"I Will Always Love You" in The Bodyguard
Regardless of what you think of her acting, Whitney Houston could sing. We're not sure that we would stop a plane to go kiss Kevin Costner, but we'll watch it all day if we can hear the song and Houston's amazing voice again.
"In Your Eyes" in Say Anything…
According to both parties, John Cusack lobbied director Cameron Crowe to have a Fishbone song playing as his lovesick Lloyd Dobler held his boombox aloft to get Ione Skye's attention. Thankfully, Crowe opted to keep the Peter Gabriel classic.
We’ve been watching Stephen Colbert for years now — for eight years on The Daily Show and the past nine on The Report. We’ve seen him mold the jingoistic dork who bears his name into an icon of modern satire, skewering current events and lampooning punditry five nights a week for just shy of a decade. We’ve seen Colbert degrade the English language, vie for immortality in the form of a Hungarian bridge, forward the movement against wrist violence, run for president, wrestle Jon Stewart at the 2012 Emmys, and inspire a delightful grouchiness in childhood author Maurice Sendak. We’ve seen lots of Stephen Colbert. But we really have no idea what he’s like.
But this man that we’ve yet to meet, save for rare candid interviews or pre-shtick recordings we might be lucky enough to have found on the web, seems to be the one we'll be spending the rest of our days with. Naturally, Colbert’s new residence on The Late Show, announced on Thursday via The New York Times, won’t foster this degree of caricature. As such, it’s natural for fans of the Colbert Report, even (or perhaps especially) the most diehard of the bunch, to approach the news of the comedian’s ascension to network TV with apprehension. We don’t know what he can do without the good graces of his O’Reilly-inspired alter ego. We’re not sure what a genuine Stephen Colbert interview will carry — when he’s not belittling, accosting, or deliberately misunderstanding his guests, can he still be funny?
We'll have to wait until 2015 for a proper answer to this first question, although we're comfortable with a resounding "probably." But in mourning the impending loss of The Colbert Report's main character, we have to take a look at his fellow late night players, and the game itself. In earnest, Colbert is the only one of the lot who has been working from the soils of true fiction, but the industry entails some degree of trimming and hedging. The cameras add 10 pounds of performative composure and well-rehearsed shtick, and the good ones keep their elements as vivid as Colbert has his Bill O'Reilly sendup.
So the second question is: which of these greats will show Colbert how to handle the balance of his Comedy Central icon and the South Carolinian who pronounces his last name with an audible "T"?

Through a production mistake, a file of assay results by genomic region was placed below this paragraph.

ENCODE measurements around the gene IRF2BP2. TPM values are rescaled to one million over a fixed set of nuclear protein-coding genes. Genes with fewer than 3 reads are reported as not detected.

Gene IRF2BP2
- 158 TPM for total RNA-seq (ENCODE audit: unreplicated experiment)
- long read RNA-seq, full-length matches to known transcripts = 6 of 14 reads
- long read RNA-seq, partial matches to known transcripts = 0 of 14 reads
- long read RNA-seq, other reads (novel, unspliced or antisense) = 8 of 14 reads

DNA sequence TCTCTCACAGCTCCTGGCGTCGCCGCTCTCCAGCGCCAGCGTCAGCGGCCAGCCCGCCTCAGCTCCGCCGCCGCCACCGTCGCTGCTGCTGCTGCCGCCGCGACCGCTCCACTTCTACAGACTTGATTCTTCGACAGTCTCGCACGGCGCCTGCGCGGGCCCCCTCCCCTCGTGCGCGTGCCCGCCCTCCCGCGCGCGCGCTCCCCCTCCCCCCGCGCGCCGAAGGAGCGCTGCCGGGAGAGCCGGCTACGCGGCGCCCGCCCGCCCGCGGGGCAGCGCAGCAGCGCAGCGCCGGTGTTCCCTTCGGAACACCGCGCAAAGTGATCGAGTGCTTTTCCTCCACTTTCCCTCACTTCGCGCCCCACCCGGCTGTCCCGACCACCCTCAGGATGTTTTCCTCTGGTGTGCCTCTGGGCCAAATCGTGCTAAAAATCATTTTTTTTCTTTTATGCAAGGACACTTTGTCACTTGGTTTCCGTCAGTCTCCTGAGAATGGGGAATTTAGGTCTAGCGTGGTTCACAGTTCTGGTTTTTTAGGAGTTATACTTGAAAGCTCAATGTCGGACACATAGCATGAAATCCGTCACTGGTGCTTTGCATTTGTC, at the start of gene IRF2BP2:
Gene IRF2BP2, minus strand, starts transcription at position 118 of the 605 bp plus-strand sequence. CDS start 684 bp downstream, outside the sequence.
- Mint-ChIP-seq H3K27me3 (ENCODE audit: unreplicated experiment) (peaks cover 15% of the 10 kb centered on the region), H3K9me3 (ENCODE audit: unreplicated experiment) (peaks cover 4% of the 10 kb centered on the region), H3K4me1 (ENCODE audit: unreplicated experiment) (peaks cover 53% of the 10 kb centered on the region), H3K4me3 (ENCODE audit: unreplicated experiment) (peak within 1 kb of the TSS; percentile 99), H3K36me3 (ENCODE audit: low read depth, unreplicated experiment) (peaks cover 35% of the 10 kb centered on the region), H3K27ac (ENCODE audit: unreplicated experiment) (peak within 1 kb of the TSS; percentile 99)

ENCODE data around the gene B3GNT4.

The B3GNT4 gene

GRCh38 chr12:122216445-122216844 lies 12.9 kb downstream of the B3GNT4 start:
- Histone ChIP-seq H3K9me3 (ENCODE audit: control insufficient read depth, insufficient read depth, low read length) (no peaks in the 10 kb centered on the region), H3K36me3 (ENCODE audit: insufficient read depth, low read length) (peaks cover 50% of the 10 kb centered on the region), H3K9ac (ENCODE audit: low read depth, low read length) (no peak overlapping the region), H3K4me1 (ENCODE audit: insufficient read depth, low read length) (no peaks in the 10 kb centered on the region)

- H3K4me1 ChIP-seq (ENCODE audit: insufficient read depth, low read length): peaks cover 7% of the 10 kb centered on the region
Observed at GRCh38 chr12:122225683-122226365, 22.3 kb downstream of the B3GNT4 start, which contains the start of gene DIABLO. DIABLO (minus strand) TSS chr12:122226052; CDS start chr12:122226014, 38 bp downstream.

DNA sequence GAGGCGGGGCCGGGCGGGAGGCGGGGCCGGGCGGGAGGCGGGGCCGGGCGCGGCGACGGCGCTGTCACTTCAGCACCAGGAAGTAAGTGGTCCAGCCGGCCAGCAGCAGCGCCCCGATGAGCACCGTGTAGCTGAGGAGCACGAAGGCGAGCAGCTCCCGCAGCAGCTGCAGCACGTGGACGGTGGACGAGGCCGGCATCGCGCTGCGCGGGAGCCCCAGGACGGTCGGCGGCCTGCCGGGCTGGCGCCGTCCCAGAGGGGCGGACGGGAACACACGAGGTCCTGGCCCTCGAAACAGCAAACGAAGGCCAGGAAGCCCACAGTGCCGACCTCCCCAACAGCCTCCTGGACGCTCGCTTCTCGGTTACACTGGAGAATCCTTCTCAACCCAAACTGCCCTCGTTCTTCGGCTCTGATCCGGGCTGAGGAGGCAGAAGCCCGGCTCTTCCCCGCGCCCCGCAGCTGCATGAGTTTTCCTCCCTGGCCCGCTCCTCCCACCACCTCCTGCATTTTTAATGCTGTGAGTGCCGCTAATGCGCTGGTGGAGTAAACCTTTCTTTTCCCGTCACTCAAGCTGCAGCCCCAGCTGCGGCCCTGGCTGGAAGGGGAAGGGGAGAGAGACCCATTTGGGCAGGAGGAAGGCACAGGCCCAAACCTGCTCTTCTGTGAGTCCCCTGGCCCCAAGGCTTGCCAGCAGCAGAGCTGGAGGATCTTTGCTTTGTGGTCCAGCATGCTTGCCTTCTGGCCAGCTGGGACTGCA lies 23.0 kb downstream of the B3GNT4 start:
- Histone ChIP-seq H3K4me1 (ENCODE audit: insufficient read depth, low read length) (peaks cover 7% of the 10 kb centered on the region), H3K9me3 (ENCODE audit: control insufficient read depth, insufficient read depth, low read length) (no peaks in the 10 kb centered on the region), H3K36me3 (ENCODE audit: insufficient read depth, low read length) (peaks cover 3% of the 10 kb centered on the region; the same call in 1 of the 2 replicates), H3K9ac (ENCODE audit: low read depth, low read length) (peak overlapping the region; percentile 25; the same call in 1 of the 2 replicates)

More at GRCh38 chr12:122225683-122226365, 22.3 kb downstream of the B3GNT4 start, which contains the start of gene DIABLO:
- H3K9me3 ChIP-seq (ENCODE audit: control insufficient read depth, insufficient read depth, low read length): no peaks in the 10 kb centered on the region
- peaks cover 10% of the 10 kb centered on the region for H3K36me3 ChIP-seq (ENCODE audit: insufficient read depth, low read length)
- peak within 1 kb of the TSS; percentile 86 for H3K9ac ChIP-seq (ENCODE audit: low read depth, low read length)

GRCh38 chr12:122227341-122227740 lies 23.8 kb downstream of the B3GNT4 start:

Gone by the wayside since Johnny Carson's retirement is the viewing audience's adherence to the "familial" in its crowning of a replacement late night king. With a long line from which to choose, we want characters. Maybe Jay Leno held good ratings thanks to his ability to play accessible and nonthreatening, but in the days of Internet criticism, professional and public alike, that translates to amorphous. There's no Jay Leno identity beyond the high-voiced bobblehead you'll find in too many stand-up comedy routines. Leno and his ilk have fallen to the new. We want the opportunity to dig through a collection of oddballs each night, satisfying whatever cravings the preceding hours have inspired.
We have that opportunity in David Letterman's crotchety cynic (who has always been, as a cultural fixture, far ahead of his time). In Jimmy Fallon's wide-eyed cherub. In Jon Stewart's put-upon nebbish. These are the characters these men have built, accessing something between relatability — face it, angrier people like Letterman and happier people like Fallon — and the special, distanced elation you get from watching a skilled actor work his comedic magic.
With so many balancing acts of varying aptitude — Chelsea Handler plays on sauciness, Jimmy Kimmel on boyish impetulance, Craig Ferguson on the residual mania of his dark past — Colbert has no shortage of professors to guide him through his early semesters in the CBS gig. But the best teacher of the lot to help Colbert tailor his character to the network form might very well be Conan O'Brien, who has managed from Late Night on to manufacture a most meticulous exaggeration of his gawky, psuedo-psychotic personality to maintain through bits, interviews, man-on-the-street routines, and even appearances in other media. It's really a shame he didn't get tenure.